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Re: Discuss support for the linux kernel's EFI Handover Protocol on x86

From: Alexander Graf
Subject: Re: Discuss support for the linux kernel's EFI Handover Protocol on x86 and ARM
Date: Tue, 22 Jan 2019 10:11:52 +0100
User-agent: Mozilla/5.0 (Macintosh; Intel Mac OS X 10.14; rv:60.0) Gecko/20100101 Thunderbird/60.4.0

On 22.01.19 07:35, Michael Chang wrote:
> On Fri, Jan 11, 2019 at 08:49:28PM +0100, Alexander Graf wrote:
>> On 11.01.19 20:32, Matthew Garrett wrote:
>>> On Thu, Jan 10, 2019 at 12:59 AM Alexander Graf <address@hidden> wrote:
>>>> So really dumb question here: What if we didn't use the MS key? What if 
>>>> instead, we just provide a SUSE/openSUSE key and give customers the 
>>>> ability to sign their own grub+Linux binaries?
>>> Then you end up blocking install of any Linux distribution that isn't
>>> big enough to have every ARM server vendor include their keys. This is
>>> the exact reason we chose not to explore this approach on x86 - we
>>> didn't want Red Hat to have privileges that, say, Gentoo didn't. The
>>> problem is somewhat mitigated if systems are guaranteed to be shipped
>>> with Secure Boot disabled, but you then still end up encouraging
>>> vendor lock-in - it becomes difficult to migrate systems from one
>>> distribution to another without manual re-keying.
>> But on the other hand (given we gave people the right tools), wouldn't
>> that also enable end users to secure things down to *their* stack?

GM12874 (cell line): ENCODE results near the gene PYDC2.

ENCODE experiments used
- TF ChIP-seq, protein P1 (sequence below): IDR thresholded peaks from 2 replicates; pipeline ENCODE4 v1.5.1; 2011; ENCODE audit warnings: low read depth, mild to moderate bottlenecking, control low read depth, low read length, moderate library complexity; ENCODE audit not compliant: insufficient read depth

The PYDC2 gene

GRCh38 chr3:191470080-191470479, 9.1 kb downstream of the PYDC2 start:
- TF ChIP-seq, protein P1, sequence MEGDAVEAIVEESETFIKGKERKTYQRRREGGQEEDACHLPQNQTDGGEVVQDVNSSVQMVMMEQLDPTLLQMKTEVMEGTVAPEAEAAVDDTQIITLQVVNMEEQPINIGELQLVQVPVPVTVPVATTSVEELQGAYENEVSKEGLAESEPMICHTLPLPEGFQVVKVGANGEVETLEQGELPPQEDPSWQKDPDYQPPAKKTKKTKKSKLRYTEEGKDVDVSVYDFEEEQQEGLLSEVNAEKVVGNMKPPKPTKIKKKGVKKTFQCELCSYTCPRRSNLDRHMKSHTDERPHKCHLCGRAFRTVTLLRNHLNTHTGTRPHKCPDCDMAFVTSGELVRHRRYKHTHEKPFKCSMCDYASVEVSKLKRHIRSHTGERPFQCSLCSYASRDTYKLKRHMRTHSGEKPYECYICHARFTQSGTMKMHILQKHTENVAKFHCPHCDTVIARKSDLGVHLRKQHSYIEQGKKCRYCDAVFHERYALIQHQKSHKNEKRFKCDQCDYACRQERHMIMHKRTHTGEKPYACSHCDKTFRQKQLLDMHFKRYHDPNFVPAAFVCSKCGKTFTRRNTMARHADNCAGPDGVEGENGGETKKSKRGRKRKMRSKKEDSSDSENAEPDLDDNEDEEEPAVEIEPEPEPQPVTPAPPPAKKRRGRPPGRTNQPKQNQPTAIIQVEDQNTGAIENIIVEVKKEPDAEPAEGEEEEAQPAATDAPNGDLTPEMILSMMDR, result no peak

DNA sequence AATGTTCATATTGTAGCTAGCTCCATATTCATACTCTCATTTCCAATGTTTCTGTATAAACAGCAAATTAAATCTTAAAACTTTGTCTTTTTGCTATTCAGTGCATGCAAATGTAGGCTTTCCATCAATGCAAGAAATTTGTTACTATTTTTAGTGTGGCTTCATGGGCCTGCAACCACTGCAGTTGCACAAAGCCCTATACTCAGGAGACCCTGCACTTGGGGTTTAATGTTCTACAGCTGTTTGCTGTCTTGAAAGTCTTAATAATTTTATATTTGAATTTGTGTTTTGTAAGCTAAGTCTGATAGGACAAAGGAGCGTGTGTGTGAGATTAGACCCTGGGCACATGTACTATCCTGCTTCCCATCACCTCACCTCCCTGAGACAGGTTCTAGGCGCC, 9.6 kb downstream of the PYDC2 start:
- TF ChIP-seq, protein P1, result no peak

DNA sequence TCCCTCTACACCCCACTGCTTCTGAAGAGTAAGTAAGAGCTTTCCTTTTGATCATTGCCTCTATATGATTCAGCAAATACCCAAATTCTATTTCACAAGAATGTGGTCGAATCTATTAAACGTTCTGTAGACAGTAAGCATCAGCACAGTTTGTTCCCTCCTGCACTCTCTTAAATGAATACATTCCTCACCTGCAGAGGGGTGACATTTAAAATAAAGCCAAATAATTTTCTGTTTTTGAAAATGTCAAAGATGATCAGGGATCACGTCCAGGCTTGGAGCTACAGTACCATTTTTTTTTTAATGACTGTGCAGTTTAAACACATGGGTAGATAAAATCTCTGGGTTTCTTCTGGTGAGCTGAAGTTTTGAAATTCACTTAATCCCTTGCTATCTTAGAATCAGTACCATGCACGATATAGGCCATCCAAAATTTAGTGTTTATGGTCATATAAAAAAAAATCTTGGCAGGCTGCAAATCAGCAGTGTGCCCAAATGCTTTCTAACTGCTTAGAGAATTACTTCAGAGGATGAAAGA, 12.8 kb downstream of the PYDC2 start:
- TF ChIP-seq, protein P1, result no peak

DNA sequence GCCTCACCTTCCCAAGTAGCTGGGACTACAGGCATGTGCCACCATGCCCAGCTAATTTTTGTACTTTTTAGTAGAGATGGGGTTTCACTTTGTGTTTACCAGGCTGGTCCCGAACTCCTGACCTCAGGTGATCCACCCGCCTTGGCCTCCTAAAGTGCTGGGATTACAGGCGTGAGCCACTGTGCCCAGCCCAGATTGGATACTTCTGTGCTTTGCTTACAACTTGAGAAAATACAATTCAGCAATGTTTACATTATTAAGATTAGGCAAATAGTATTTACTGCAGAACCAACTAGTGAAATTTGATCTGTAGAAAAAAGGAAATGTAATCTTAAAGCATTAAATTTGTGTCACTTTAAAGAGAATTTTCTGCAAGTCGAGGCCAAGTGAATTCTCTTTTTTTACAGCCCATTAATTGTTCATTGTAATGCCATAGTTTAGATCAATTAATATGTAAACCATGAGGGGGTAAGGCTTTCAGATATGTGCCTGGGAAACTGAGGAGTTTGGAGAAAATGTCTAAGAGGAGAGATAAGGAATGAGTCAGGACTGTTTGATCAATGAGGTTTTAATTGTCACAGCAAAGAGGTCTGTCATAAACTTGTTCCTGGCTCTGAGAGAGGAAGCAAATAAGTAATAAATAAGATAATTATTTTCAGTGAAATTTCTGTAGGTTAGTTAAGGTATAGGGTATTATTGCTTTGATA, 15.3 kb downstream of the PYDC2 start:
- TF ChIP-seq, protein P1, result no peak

>> I you are big-customer and you only want your own big-customer branded
>> Linux to run on your servers, not a stock SUSE or Red Hat or whatever
>> OS, then you would have the ability to easily add your key to the key store.
>> Isn't that a much more preferable approach? I personally would advise
>> OEMs to simply not enable secure boot by default and then have everyone
>> give instructions how to either
>>   a) install the distro key and/or
>>   b) provide easy means to resign binaries themselves and install those keys
>> At the end of the day, as a customer I care much more about integrity of
>> *my* stack, rather than whether the boot chain is MS approved, no?
> I think both of you are all correct standing from different point of
> view. It is then how to provide different solution to satisfy the two
> ends to make it a more completed one.

Yes, I think we will end up with 3 cases:

  1) MS signed boot flow
  2) SUSE (distro) signed boot flow
  3) End user signed boot flow

For 1) we need shim. For 2 and 3 we should use the native KEK
mechanisms. It's up to the end user to decide which one he wants to use.

So as distro it's our task to enable users to do what they want. Hence
we should support all 3 cases well. And obviously because of that, grub
should too :).


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